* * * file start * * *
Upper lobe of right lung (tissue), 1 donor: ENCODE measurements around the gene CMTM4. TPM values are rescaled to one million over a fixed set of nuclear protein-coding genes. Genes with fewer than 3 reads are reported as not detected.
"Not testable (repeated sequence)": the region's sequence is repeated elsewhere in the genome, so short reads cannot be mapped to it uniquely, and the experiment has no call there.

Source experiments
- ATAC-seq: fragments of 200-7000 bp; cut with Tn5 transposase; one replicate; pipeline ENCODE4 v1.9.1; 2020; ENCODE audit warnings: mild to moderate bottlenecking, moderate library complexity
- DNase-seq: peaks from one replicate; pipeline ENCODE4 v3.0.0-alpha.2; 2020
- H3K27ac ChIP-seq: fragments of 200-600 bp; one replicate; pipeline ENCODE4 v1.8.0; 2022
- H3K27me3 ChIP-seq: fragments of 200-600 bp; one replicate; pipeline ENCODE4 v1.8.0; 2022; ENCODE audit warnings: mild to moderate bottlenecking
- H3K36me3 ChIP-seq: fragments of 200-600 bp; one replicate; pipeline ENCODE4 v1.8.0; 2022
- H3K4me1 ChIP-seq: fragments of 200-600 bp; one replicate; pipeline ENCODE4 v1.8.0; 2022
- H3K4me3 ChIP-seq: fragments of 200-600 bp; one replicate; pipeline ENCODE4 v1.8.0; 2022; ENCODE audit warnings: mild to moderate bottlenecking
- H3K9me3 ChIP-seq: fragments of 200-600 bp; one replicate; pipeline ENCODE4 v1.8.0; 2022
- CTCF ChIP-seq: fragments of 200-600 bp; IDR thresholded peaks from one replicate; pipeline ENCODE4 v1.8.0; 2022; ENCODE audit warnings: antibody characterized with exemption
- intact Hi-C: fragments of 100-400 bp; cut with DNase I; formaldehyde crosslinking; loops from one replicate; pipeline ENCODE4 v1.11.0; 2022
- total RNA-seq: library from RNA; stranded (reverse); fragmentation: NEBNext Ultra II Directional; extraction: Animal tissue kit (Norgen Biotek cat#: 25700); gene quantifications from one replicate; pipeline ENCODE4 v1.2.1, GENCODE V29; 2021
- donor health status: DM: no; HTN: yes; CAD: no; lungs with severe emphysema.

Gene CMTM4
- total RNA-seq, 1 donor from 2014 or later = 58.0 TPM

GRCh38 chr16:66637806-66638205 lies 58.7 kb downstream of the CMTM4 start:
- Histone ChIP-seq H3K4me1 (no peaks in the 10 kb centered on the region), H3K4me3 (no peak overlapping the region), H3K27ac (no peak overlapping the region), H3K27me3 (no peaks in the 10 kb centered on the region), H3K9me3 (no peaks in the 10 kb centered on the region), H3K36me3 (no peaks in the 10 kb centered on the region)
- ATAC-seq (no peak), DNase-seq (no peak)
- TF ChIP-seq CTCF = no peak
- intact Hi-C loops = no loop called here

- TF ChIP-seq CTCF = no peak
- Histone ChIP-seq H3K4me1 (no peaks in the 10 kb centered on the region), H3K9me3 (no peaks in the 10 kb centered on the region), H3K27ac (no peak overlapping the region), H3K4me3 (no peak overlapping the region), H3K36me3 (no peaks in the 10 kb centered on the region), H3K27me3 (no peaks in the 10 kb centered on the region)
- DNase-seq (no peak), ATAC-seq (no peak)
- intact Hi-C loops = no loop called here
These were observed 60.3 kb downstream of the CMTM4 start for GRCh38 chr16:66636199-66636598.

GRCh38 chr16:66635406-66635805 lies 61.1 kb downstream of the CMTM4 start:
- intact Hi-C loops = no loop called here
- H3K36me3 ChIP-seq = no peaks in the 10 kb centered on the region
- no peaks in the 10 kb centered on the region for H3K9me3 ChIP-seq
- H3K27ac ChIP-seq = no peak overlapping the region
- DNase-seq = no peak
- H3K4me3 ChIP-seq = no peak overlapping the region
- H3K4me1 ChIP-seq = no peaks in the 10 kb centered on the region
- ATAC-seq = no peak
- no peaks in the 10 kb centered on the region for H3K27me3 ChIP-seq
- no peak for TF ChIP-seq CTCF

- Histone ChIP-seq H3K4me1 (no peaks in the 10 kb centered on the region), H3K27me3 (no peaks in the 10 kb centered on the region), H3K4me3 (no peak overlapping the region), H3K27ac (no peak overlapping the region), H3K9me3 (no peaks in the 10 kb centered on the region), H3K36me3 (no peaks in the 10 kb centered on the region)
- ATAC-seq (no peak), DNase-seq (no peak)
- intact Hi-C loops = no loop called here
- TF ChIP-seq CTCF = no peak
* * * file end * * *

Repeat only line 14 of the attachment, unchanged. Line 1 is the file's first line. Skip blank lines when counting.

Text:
- total RNA-seq: library from RNA; stranded (reverse); fragmentation: NEBNext Ultra II Directional; extraction: Animal tissue kit (Norgen Biotek cat#: 25700); gene quantifications from one replicate; pipeline ENCODE4 v1.2.1, GENCODE V29; 2021